Courtroom & Legal Duties Consultation & Training
Court-appointed monitoring of compliance with settlements in class-action suits affecting mental health or criminal justice settings Specialized treatment service to individuals involved with the legal system
Research, testimony and consultation on psychological issues impacting the legal process, such as eyewitness testimony, jury selection, children’s testimony, repressed memories and pretrial publicity Mediation and conflict resolution
Testimony and evaluation regarding civil issues such as personal injury, child custody, employment discrimination, mental disability, product liability, professional malpractice, civil commitment and guardianship Consultation and training to law enforcement, criminal justice and correctional systems
Psychological evaluation and expert testimony regarding criminal forensic issues such as trial competency, waiver of Miranda rights, criminal responsibility, death penalty mitigation, battered woman syndrome, domestic violence, drug dependence, and sexual disorders Assessment, treatment and consultation regarding individuals with a high risk for aggressive behavior in the community, in the workplace, in treatment settings and in correctional facilities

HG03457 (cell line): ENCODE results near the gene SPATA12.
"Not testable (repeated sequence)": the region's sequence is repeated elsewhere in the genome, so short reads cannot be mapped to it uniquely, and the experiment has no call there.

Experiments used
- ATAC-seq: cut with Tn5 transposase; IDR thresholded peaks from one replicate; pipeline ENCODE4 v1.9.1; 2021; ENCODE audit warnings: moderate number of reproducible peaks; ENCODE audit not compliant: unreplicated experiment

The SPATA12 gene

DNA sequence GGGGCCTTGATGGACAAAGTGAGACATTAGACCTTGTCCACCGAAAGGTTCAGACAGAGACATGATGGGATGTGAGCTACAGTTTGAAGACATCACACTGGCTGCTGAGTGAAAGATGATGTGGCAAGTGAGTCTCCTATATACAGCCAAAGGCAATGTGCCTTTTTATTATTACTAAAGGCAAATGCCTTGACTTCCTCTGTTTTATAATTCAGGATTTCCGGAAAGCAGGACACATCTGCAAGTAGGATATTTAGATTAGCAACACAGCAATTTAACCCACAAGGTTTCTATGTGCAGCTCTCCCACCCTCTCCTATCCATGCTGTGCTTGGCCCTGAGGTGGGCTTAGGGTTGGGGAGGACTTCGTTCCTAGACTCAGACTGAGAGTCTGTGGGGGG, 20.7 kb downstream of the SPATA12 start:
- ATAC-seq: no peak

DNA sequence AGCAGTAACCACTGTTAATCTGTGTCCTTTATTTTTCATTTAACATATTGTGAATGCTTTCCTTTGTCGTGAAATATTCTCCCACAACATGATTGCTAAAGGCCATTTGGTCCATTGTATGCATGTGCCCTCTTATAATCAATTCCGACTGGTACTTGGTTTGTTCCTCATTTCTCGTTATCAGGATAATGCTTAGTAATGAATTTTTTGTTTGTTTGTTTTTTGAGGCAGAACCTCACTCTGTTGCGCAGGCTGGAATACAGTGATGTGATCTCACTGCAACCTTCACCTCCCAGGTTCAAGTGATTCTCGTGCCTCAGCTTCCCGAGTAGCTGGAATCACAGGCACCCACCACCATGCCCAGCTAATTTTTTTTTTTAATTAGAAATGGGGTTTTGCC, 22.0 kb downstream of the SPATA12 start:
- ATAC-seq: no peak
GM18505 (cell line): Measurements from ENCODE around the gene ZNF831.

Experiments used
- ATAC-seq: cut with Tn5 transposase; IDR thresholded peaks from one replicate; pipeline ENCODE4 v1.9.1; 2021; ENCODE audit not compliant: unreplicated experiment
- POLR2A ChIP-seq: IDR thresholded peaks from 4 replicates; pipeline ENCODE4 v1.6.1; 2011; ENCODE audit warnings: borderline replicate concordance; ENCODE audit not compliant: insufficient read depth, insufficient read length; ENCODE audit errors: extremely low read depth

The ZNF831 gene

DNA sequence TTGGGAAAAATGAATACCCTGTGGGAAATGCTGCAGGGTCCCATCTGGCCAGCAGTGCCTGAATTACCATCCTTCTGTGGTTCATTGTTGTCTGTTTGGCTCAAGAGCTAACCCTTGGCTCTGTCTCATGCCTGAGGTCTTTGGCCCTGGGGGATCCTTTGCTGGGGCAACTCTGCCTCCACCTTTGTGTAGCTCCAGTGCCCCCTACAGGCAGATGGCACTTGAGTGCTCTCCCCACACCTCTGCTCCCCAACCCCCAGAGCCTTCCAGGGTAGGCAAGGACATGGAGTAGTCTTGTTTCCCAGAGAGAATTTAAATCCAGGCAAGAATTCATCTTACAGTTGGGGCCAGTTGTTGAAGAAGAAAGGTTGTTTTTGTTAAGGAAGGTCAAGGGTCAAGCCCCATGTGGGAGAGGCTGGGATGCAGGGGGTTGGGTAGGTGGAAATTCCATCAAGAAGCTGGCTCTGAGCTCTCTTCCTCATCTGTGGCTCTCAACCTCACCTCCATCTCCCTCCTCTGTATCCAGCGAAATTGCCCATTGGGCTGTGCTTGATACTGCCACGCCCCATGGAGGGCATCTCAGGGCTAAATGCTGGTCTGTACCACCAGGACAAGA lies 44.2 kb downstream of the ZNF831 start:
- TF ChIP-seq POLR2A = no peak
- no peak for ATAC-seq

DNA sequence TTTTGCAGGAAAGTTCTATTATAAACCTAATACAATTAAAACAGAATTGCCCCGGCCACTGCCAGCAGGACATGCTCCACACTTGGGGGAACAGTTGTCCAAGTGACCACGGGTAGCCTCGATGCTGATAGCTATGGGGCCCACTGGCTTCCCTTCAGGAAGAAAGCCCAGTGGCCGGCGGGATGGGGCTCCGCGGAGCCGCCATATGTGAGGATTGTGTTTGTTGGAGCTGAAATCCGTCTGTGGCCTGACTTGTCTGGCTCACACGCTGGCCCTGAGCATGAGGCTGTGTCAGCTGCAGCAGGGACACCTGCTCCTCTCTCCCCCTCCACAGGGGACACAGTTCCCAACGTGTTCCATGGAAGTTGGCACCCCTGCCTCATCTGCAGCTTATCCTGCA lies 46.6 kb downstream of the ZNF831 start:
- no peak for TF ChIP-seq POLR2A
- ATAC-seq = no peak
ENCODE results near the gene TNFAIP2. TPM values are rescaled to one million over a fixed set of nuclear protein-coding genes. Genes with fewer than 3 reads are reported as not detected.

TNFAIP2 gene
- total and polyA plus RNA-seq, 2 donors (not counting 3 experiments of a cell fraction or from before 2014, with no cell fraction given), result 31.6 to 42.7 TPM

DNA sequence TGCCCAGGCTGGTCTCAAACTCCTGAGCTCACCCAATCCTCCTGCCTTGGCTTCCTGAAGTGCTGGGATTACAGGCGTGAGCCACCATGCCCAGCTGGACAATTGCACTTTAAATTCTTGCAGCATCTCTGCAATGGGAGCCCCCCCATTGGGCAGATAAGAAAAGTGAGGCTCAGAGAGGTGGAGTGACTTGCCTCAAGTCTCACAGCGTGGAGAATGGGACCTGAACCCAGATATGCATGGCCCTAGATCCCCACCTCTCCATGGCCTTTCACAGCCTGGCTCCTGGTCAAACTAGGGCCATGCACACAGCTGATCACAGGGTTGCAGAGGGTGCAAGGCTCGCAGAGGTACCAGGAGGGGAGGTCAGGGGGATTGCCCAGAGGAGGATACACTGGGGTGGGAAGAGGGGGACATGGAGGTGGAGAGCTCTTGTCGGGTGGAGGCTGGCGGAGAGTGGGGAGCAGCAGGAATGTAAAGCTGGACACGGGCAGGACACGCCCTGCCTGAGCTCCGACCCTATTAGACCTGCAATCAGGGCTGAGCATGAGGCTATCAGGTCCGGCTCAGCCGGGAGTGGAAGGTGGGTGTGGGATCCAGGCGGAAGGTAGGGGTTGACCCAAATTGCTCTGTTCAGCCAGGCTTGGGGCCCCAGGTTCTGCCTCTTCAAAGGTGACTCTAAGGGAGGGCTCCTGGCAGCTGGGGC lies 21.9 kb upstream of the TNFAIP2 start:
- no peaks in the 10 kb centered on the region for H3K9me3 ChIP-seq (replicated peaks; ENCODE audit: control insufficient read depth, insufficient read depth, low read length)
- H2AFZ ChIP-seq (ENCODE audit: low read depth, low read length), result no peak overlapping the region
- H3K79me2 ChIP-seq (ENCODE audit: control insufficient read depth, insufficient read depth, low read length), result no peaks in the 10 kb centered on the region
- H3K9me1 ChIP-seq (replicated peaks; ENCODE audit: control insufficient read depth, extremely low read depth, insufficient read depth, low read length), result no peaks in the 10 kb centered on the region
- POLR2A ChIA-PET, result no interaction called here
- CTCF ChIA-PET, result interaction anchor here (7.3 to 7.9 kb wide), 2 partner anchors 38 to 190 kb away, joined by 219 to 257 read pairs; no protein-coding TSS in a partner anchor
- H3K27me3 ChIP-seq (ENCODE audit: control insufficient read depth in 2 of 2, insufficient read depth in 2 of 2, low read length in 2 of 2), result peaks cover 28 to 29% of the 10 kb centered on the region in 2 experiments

Analysis of issues related to human performance, product liability and safety Consultation and training to mental health systems and practitioners on forensic issues
Policy and program development in the psychology-law arena Consultation to lawmakers about public policy issues with psychological implications